There’s no question that the bigger, better-known schools—UP, Ateneo, La Salle, and UST, in particular—dominate Philippine higher education and the preferences of Filipino parents and their wards. These are universities that have produced most of our presidents and heroes, big-name artists and athletes, cutting-edge scientists, business tycoons, and government leaders. They have traditionally catered to, and have also helped to form and strengthen, the Philippines’ intellectual and economic elite. And need we add that these schools, their titanic rivalries, and their alumni (both illustrious and otherwise) hog the media’s attention.

But what we don’t appreciate as much is the fact that so many more of us went to smaller schools that have also offered a good and (importantly to many) an affordable, accessible education that prepared our young people well for productive and gainful lives.

This was the vision of former President Laurel when, close to retiring from a long career in government and politics, he thought of setting up what he called “an Alexandria for the masses,” drawing its name from Aristotle’s school, the lykeion. In a book that he wrote around the same time, Laurel lamented: “How can our schools develop moral character among the young, when the schools themselves have become the centers of shocking scandals in such matters as the procurement of supplies, the selection of textbooks, or in the case of private education, the diploma mills? And where will both teachers and pupils get the inspiration for developing moral character, when they see all around them high officials who have been involved in all sorts of irregularities?

“… The truth is, the wonderful institution established by mankind, known as education, can have only one function and this is the pursuit, in the words of our Mabini, of truth, honor and justice. It can have only one sublime and overriding purpose: the recognition and dignification of the human personality.”

The “old man” Laurel, as was often called, was well positioned and prepared to assume the academic mission that his fellow Tanaueño, Mabini, had effectively bequeathed to him. He himself had a prodigious intellect, capped by a doctorate in law from Yale and honed in service with all three branches of the government—as senator, Associate Justice of the Supreme Court, and Justice Secretary—before his service as wartime president.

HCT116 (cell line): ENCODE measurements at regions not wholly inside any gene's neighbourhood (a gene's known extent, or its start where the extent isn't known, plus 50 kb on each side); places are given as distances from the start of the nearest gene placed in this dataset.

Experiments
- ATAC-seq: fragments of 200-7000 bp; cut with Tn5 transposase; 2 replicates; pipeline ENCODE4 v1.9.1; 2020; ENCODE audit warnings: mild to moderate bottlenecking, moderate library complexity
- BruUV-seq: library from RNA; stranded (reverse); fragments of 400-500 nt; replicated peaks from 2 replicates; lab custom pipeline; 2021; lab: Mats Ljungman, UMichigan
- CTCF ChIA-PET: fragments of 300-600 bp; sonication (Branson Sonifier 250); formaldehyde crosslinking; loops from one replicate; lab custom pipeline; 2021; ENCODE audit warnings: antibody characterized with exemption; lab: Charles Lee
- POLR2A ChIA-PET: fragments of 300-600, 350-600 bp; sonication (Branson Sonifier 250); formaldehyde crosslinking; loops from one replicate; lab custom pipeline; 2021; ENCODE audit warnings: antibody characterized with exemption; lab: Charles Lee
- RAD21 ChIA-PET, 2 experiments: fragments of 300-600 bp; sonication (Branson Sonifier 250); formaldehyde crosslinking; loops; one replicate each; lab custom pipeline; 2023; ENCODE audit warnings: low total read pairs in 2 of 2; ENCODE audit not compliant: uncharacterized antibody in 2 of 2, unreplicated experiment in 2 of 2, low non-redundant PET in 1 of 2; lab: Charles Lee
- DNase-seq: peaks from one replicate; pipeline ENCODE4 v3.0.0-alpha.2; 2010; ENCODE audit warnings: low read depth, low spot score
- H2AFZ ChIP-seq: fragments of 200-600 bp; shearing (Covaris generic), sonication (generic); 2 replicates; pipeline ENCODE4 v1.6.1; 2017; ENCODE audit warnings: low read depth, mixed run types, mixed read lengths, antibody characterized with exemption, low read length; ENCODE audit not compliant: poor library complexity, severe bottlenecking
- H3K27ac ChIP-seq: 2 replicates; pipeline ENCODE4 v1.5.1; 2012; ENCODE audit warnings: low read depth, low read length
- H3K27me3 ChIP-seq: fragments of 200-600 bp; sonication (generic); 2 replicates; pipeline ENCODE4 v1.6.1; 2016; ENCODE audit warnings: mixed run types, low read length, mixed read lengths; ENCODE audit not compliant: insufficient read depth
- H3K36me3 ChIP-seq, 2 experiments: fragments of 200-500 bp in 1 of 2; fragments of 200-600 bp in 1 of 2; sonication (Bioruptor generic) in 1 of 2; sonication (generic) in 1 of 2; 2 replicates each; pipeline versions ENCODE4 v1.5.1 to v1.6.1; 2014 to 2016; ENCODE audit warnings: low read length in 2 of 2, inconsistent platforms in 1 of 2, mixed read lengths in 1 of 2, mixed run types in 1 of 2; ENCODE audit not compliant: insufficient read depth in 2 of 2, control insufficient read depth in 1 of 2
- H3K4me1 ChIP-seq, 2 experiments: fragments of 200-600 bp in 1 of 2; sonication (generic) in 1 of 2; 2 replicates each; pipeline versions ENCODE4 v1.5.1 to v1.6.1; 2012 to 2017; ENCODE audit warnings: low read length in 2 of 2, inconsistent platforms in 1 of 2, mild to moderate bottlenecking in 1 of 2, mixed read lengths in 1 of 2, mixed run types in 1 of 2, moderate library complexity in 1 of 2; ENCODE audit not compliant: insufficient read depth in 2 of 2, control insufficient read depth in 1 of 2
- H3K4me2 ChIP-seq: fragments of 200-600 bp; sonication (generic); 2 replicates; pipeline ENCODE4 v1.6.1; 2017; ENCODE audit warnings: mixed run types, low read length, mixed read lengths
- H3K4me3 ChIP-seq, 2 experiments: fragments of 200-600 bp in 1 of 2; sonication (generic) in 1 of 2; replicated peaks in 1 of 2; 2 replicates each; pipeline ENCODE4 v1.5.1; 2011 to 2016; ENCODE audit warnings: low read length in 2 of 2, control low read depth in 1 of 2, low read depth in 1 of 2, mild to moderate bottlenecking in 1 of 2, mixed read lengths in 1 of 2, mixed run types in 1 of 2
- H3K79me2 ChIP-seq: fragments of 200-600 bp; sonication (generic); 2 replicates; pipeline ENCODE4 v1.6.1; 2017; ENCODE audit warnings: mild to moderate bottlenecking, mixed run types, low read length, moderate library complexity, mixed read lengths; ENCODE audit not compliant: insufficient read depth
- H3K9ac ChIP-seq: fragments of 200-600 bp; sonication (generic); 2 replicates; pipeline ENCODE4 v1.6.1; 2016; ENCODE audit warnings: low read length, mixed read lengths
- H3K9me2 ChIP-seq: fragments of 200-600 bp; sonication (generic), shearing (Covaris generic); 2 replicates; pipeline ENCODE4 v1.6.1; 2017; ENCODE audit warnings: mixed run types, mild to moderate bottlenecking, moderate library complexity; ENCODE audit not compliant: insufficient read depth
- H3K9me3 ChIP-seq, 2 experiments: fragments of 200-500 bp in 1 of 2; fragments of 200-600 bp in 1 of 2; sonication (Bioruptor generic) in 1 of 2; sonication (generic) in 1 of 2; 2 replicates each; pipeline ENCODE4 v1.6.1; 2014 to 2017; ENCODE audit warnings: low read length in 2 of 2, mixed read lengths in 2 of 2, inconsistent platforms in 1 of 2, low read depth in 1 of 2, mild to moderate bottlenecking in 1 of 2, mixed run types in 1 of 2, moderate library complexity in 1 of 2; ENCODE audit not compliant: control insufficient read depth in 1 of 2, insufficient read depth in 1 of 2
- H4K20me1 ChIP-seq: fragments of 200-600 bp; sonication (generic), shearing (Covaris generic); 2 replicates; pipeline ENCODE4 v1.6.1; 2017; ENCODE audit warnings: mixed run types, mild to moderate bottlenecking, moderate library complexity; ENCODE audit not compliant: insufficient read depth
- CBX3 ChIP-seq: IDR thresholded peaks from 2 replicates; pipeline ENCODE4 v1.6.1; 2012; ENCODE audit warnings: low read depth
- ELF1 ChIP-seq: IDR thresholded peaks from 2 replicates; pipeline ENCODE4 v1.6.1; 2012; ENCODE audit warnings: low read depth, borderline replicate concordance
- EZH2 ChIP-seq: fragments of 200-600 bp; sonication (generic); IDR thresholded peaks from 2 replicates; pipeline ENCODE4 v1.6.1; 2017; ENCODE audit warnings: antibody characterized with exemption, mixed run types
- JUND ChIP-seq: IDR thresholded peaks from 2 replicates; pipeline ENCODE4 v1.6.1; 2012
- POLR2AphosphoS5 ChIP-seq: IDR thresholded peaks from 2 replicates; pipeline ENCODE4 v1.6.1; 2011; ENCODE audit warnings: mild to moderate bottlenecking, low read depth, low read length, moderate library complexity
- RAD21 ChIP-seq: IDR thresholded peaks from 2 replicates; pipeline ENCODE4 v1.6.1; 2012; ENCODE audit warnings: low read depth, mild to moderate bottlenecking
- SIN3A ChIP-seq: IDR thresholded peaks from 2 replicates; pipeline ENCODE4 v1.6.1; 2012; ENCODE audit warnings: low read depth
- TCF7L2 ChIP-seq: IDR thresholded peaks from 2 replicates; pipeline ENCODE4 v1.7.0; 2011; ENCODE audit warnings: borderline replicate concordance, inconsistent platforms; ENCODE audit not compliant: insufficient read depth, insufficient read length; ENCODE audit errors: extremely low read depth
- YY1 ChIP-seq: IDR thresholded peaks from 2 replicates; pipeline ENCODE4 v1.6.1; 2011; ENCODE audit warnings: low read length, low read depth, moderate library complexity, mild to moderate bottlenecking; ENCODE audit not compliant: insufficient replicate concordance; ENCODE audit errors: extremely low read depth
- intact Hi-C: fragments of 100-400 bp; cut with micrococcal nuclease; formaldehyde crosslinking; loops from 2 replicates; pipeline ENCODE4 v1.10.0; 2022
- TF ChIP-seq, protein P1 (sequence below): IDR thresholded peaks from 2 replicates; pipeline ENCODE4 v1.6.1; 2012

The Lyceum opened in July 1952 on a 1.3-hectare lot that used to be the site of the old San Juan de Dios Hospital in Intramuros, acquired for the family by Laurel’s indefatigable wife Paciencia. Teroy Laurel, who had returned from his studies in the US and who was running a law practice with his good friend and compadre Jovito “Jovy” Salonga, joined the school as his father’s executive secretary, perhaps little knowing then that the Lyceum would be the great labor and crowning glory of his own life, apart from his work in the 1971 Constitutional Convention and the Cory-era Senate.

“Jovy used to tell me that he and Teroy would go to Intramuros in the evenings to watch the construction of the school. Jovito was, I believe, the one who drew up the corporation papers, as his line was corporate law,” says Teroy’s widow Lorna.

The new Lyceum may have been a tiny school compared to its well-established neighbors, but it had one thing going for it, something that the Laurel name (the wartime charges of collaboration—eloquently disputed by Salonga, who had suffered torture under the Japanese—notwithstanding) was able to invite: prestige. As I note in my forthcoming book, “The new school had assembled the most formidable array of legal luminaries that one could put together in the Philippines at that time. These were men who would lend their names to Manila’s major streets after their time. Jose P. Laurel was the school president, the dean of the law school was Claro M. Recto, and on the Lyceum faculty were such men as Law Vice-Dean Ambrosio Padilla, Sen. Pedro Sabido, Jorge Vargas, Leon Guinto, Eusebio Lopez, Ramon Avanceña, Aguedo Agbayani, Justo Albert, Isagani Cruz, Marcos Herras, Neptali Gonzales, Roberto Concepcion, Arturo Tolentino, and Gil Puyat—men who had been or would become senators, congressmen, mayors, Cabinet secretaries, and Justices of the Supreme Court.”

Not surprisingly, the law school became one of the Lyceum’s bastions. This was accompanied by very strong programs in Journalism, Foreign Service, and Political Science, with the likes of Jose Lansang Sr., Francisco Lava, Emmanuel Yap, and Jose Ma. Sison on the faculty roster. They instructed and inspired a generation of young nationalists who included Journalism majors Satur Ocampo and Tony Zumel.

The Lyceum would go on to produce a veritable rainbow of luminaries including at least 17 ambassadors and eight Justices, three generals, three senators (Jinggoy Estrada, Ernesto Herrera, Panfilo Lacson), Speaker Sonny Belmonte, Gov. Grace Padaca and three other governors, media men Isagani Yambot, Fred Gabot, Gus Abelgas, Gerry Baja, and Deo Macalma, actor Cesar Montano, film director Joel Lamangan, Philamlife president Rodrigo de los Reyes, and education advocate Milwida Guevara, among many others.

New offerings in such areas as Hotel and Restaurant Management, Computer Science, and (in its Batangas campus) Robotics and Digital Animation and Marine Transportation keep revitalizing the traditional curriculum and assure the Lyceum’s continuing responsiveness to the times.Today, Teroy’s eldest son Bobby is on top of LPU-Manila as its president, assisted by his sister Sallie. Under the watchful eye of their mother Lorna, most of the other Laurel siblings—notably Peter, who serves as president of LPU-Batangas—are also involved in this unique family enterprise, proving themselves worthy of their father’s and grandfather’s name, and giving thousands of young Filipinos a fighting chance for a better future.